House Majority Leader Eric Cantor seemed to indicate earlier this week that there might be some give on taxes if the White House relents on entitlement reforms, although he later denied it.
In an interview with The New York Times
published Wednesday, the Virginia Republican said if President Barack Obama is “serious about fixing the problem,” referring to the budget deficit, “then we’ll see” about additional taxes.
When pressed on the issue, however, Cantor returned to the hard-line GOP leadership position that the House would not back higher taxes, noted the Times.
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Cantor also complained that Obama has not embraced changes to Medicare, Medicaid, and Social Security that Republicans say are needed to reach a deficit reduction deal.
But the Times reported Friday that the president now plans to unveil some cuts to entitlement programs as evidence of his willingness to compromise when he sends his annual budget proposal to Capitol Hill next week. The president's budget plan would also replace the automatic spending cuts on military and domestic programs that took effect March 1.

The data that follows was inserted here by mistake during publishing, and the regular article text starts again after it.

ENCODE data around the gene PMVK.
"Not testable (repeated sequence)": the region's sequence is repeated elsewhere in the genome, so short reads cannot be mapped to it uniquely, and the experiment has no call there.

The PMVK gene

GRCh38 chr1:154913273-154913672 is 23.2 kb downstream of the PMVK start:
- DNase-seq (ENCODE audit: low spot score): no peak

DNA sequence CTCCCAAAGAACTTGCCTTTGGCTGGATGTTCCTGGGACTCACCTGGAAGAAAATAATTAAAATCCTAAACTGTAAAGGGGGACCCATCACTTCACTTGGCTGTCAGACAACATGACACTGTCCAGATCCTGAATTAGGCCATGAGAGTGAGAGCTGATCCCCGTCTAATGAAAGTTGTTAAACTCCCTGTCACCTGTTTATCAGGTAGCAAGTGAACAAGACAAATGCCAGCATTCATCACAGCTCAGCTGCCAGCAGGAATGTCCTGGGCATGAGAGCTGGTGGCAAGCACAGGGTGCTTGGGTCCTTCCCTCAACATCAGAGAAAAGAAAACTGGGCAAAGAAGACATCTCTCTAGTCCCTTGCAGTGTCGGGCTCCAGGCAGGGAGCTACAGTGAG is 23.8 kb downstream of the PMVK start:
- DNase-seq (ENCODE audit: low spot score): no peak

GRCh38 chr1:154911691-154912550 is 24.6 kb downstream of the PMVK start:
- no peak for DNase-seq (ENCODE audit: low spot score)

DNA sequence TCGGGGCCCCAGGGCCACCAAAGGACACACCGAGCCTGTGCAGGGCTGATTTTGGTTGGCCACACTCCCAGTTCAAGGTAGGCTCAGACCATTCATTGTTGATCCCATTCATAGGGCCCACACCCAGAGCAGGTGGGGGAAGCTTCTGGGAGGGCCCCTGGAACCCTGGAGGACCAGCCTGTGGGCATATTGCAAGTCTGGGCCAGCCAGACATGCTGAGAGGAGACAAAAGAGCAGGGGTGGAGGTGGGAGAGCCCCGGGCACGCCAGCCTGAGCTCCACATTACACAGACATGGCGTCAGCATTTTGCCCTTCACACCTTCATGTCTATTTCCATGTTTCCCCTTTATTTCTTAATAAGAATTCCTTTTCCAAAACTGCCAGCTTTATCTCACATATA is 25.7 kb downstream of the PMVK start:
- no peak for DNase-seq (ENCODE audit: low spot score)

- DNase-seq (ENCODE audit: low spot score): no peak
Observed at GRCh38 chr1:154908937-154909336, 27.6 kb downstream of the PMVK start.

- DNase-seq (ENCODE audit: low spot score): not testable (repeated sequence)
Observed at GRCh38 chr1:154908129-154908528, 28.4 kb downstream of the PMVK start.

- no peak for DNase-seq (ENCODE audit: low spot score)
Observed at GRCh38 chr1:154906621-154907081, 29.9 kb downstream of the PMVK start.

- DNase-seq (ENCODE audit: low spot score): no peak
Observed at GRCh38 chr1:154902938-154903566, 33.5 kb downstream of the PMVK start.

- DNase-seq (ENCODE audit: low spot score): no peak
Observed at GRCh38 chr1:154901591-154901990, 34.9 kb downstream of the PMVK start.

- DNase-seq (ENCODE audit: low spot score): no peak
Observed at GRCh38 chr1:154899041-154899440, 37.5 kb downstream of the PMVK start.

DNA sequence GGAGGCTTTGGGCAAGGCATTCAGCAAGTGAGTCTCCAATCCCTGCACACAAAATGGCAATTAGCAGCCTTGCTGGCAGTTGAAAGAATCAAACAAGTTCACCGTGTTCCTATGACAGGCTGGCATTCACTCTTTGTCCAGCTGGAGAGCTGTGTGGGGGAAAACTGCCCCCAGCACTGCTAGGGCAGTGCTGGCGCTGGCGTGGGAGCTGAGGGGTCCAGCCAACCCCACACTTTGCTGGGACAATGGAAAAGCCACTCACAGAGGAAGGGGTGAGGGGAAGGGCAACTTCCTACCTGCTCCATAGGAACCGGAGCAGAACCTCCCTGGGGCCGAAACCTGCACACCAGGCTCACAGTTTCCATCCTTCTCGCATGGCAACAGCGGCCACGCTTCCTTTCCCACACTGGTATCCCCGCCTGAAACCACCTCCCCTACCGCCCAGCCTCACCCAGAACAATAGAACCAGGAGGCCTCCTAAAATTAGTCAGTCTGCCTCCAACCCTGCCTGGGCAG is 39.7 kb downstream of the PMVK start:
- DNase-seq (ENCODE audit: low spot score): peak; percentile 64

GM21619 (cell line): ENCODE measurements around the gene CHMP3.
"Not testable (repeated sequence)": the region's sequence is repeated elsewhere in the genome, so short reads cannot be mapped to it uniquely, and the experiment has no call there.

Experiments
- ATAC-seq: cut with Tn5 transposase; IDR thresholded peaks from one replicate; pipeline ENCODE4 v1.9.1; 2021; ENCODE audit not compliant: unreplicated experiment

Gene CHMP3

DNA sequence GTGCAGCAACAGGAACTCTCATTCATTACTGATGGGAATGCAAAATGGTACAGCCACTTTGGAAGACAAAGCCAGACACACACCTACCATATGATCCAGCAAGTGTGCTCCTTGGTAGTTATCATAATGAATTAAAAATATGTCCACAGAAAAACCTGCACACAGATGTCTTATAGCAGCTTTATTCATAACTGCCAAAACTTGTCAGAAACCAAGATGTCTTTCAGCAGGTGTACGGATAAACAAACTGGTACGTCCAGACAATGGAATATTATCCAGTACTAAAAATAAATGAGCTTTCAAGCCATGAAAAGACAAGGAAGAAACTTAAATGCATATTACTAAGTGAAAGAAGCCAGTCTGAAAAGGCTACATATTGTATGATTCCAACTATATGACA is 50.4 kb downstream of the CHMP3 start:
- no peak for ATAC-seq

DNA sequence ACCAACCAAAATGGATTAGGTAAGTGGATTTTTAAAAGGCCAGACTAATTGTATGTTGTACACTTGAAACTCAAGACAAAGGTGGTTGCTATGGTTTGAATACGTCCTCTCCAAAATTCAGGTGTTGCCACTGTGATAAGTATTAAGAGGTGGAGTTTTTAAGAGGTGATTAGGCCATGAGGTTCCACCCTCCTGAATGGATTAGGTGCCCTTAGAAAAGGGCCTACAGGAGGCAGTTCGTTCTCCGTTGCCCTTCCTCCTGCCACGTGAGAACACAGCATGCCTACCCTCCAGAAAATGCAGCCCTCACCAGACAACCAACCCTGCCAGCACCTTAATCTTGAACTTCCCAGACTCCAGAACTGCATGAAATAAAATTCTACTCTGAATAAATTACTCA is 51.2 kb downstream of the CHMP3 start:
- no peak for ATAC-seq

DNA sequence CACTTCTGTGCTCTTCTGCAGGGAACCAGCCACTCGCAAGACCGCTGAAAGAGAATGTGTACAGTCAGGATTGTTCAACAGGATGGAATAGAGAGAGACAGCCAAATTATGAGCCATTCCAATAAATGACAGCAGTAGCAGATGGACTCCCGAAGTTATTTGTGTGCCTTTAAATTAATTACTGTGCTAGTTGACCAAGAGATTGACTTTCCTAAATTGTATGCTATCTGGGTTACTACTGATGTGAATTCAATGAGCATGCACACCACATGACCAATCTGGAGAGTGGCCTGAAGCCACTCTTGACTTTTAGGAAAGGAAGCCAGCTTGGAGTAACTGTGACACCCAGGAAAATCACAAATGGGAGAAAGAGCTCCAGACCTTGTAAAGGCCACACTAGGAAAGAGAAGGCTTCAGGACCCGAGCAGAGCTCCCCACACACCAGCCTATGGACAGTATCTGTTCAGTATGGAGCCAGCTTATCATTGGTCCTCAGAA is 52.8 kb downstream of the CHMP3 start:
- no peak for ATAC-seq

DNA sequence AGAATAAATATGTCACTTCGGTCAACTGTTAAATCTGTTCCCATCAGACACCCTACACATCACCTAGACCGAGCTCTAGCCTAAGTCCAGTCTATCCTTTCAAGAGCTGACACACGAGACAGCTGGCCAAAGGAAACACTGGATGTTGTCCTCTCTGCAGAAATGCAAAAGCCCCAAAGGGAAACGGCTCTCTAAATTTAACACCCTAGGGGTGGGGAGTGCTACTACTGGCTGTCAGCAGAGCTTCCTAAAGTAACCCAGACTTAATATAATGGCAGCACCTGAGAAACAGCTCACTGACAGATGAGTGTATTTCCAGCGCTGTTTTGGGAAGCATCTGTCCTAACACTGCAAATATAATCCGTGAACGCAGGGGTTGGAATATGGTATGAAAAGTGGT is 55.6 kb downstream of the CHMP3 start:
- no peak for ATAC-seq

Obama's proposal is scheduled for release on Wednesday shortly before a dinner outing with a dozen Senate Republicans. The dinner will mark the second time in recent weeks Obama has met with GOP lawmakers in an informal setting to discuss budget and other issues.
Cantor may have recanted his comment about looking at addition tax revenues. But other Republicans have suggested the same thing in recent weeks. On March 17, for example, Tennessee Sen. Bob Corker reportedly said, “Republicans, if they saw true entitlement reform, would be glad to look at tax reform that generates additional revenue.”
And Oklahoma Rep. Tom Cole told the Times, “Now that each side has recognized that the other cannot be bullied but must be bargained with, we have an opening to get things done.”
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